The Legend of Sam Fuld grows

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I’m going to have to refrain from joining the Sam Fuld cult. He’s a nice guy who has been fun to watch, but every time a brainy guy who does some pretty unexpectedly nifty things in a small sample of games, I end up getting burned. I mean, I’m still trying to unload all of that Brian Bannister merchandise I bought a couple of years ago, but the market simply cratered for it.

Still, there’s quite a Sam Fuld cult at the moment, borne mostly of his diving catches, .400+ OBP  and — dare I say it? — scrappy performance in the Rays’ outfield. Now there’s one more reason to become a Fuldhead. At least if you’re into a certain brand of baseball analysis:

Among worldly Sam Fuld’s many experiences is the time he spent as an intern at Stats, Inc., after he graduated from Stanford with a degree in economics … Fuld is fascinated by what the numbers tell him about the concept of clutch hitters.

“Most of the numbers out there show that there’s no such thing,” Fuld said. “And it’s crazy to think that, because I swear I’ve played with guys who just tend to come through in the clutch. And others that don’t. “But that’s the beauty of numbers is that our minds don’t necessarily capture the whole picture accurately. Our emotions remember certain things for whatever reason, and there are certain things you don’t remember. So I think that’s the beauty of numbers. It’s fact. There’s no way around it.”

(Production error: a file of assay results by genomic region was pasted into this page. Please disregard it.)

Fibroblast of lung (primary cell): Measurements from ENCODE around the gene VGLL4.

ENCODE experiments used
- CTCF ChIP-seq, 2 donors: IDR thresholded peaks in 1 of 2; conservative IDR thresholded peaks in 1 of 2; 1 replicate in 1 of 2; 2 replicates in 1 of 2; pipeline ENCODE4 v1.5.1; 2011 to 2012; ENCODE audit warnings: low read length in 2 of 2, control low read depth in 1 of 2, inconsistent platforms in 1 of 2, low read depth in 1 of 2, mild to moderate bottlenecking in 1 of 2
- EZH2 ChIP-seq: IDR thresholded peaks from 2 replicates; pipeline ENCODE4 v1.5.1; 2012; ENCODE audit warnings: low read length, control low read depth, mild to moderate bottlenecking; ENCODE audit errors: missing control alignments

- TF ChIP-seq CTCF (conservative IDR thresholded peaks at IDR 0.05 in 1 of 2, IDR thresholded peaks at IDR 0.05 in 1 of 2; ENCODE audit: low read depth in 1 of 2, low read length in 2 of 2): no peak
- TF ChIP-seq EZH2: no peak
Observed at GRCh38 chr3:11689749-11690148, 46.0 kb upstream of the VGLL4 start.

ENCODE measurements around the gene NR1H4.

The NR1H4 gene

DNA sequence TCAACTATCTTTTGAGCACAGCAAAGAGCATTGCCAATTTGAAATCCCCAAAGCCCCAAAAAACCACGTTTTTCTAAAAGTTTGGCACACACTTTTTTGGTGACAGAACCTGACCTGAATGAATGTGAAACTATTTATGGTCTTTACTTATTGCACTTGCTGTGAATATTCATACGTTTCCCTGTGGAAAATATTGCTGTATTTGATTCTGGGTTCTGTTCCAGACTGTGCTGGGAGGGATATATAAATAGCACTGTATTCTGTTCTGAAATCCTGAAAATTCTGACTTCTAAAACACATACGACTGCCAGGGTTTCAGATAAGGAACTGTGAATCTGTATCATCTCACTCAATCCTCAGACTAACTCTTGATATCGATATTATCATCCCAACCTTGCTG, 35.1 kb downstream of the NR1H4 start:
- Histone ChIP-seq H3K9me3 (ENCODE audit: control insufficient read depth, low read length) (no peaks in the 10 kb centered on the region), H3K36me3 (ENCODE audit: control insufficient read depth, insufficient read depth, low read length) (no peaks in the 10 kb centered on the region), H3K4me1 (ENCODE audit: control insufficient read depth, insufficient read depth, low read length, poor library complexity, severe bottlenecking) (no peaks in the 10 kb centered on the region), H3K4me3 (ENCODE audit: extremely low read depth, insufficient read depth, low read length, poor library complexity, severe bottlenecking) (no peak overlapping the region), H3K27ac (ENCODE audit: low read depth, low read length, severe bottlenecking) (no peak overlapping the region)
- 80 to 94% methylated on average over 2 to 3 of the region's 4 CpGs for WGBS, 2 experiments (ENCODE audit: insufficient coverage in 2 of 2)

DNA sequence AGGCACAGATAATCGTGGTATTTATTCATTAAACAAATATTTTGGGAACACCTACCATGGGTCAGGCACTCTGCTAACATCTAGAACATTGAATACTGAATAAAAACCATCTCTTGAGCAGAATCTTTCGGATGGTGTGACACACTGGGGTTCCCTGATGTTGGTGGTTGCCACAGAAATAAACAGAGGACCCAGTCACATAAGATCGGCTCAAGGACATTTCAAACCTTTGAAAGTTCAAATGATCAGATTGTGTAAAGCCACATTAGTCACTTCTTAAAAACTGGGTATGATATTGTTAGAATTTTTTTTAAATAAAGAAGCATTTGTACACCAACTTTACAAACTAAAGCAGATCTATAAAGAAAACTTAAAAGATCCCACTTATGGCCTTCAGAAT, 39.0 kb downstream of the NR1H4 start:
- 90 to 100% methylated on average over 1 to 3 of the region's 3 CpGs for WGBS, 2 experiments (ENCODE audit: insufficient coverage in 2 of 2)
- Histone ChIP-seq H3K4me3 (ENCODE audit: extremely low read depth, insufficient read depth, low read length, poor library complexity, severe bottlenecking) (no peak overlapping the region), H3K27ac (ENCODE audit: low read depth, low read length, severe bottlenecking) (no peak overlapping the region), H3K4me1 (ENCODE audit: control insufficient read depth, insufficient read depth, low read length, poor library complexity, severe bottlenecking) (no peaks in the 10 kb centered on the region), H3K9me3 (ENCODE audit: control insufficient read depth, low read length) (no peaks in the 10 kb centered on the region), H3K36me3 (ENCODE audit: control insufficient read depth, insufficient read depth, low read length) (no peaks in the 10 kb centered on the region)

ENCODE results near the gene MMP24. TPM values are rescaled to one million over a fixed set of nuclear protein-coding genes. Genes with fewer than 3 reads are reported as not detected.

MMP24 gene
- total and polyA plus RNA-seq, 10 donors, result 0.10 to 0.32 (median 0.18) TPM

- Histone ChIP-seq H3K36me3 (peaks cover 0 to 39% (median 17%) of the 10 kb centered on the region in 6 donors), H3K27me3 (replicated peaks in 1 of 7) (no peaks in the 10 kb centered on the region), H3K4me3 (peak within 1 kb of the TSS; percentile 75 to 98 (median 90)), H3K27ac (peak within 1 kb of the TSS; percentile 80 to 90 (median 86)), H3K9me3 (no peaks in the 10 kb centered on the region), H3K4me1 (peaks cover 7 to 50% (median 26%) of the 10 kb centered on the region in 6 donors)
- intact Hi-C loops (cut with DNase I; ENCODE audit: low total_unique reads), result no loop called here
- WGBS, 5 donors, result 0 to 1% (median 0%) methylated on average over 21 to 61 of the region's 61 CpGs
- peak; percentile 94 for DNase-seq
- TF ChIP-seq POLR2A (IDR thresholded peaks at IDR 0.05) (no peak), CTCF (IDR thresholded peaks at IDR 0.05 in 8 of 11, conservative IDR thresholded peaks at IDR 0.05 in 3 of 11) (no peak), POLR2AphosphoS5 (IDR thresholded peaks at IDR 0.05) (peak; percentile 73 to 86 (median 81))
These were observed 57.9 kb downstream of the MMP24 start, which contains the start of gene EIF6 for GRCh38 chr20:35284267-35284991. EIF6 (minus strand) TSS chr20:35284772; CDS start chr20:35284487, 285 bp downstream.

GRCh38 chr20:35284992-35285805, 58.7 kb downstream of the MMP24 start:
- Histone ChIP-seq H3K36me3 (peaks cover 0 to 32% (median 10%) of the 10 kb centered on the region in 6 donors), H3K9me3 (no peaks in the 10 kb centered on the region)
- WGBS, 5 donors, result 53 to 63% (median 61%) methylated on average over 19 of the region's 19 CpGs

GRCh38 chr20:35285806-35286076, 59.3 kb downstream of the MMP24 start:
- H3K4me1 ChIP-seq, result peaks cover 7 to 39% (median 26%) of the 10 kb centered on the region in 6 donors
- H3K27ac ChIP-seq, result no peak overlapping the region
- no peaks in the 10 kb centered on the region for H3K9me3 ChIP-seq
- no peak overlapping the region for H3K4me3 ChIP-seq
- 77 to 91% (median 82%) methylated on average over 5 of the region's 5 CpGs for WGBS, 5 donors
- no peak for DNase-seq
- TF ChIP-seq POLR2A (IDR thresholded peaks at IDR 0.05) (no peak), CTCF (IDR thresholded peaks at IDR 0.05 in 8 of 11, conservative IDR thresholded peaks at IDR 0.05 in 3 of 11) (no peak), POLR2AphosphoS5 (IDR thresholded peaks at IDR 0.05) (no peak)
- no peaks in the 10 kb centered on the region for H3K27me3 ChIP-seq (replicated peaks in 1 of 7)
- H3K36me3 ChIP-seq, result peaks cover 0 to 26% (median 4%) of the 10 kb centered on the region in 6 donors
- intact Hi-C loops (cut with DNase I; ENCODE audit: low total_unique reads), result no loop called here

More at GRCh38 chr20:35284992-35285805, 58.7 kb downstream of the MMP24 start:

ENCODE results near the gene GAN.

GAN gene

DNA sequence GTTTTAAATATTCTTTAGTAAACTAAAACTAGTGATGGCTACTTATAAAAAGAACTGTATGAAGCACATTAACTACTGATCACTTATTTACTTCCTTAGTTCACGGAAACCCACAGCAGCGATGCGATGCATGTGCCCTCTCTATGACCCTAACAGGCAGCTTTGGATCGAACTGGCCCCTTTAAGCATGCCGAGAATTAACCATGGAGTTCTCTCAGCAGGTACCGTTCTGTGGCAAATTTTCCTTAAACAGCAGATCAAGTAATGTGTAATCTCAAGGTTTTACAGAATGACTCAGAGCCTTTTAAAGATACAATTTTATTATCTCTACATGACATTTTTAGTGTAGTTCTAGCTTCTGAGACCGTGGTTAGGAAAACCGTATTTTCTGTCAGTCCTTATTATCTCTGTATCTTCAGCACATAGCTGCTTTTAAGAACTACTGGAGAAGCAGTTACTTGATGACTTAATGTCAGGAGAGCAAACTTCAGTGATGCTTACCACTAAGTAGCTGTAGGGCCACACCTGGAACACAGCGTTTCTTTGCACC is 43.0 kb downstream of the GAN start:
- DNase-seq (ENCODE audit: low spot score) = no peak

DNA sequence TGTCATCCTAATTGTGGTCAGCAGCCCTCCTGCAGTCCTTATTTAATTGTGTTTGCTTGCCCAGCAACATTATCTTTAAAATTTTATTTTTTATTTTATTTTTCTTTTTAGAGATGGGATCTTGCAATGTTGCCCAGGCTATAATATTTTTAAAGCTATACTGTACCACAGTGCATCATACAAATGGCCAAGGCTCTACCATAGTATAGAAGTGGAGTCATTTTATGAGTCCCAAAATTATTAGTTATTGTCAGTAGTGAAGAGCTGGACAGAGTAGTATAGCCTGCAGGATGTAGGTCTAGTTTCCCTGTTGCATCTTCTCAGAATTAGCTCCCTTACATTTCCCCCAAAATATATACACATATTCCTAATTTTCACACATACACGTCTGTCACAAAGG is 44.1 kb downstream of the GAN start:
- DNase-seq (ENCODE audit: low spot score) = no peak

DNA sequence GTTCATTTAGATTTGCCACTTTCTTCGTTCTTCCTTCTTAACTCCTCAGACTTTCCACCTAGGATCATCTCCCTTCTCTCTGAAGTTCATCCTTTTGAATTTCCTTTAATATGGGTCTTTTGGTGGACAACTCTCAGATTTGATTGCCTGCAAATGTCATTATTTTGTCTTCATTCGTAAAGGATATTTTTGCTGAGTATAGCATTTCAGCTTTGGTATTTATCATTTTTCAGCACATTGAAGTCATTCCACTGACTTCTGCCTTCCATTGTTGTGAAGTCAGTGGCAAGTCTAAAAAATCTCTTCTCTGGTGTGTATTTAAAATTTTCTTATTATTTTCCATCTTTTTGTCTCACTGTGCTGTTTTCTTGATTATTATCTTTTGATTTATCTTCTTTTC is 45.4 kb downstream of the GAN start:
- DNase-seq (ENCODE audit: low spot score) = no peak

Yes, it’s possible that the Fuld wave has peaked as far as baseball cultural phenomenons go. But I always like it when people accept that our minds are often unreliable narrators and that numbers don’t lie when they’re merely being used to present what happened (conclusions to draw from those numbers and what they can and can’t predict is where it gets trickier).

Cubs won’t make Kyle Schwarber available in trade talks

Kyle Schwarber
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Bob Nightengale of USA Today reports that the Cubs won’t deal Kyle Schwarber this winter, despite multiple inquires from teams around the league. Schwarber is approaching his first year of arbitration and will remain under team control for another three seasons before reaching free agency in 2022.

The decision comes on the heels of one of the strongest seasons of the 25-year-old outfielder’s short career. Over 137 games and 510 PA for the Cubs, he proved a passable defender in left field and batted .238/.356/.467 with 26 home runs, an .823 OPS, and 3.2 fWAR in 2018. He also led the National League in intentional walks, with 20, and bumped up his total walks from 59 in 2017 to 78.

Despite his marked improvements from previous years, Schwarber’s performance still left something to be desired — specifically against left-handed pitchers, who held the slugger to a paltry .224/.352/.303 with four extra-base hits across 91 PA. Still, it’s evident the Cubs feel Schwarber is capable of strengthening his splits in the years to come, and they might stand to get more value from him on the field than they would in a trade this offseason.

Of course, that’s not to say the Cubs intend to pass the Winter Meetings in total silence, especially as they’ll be seeking bullpen and catching depth in advance of their 2019 run at the division title. As club president Theo Epstein remarked last week, “We’re certainly open and active in trade talks with a lot of deals that usually don’t come to fruition. So, we may make some trades. We could make big ones that transform the roster. We may make smaller complementary ones. But there’s certain things we’d like to accomplish.”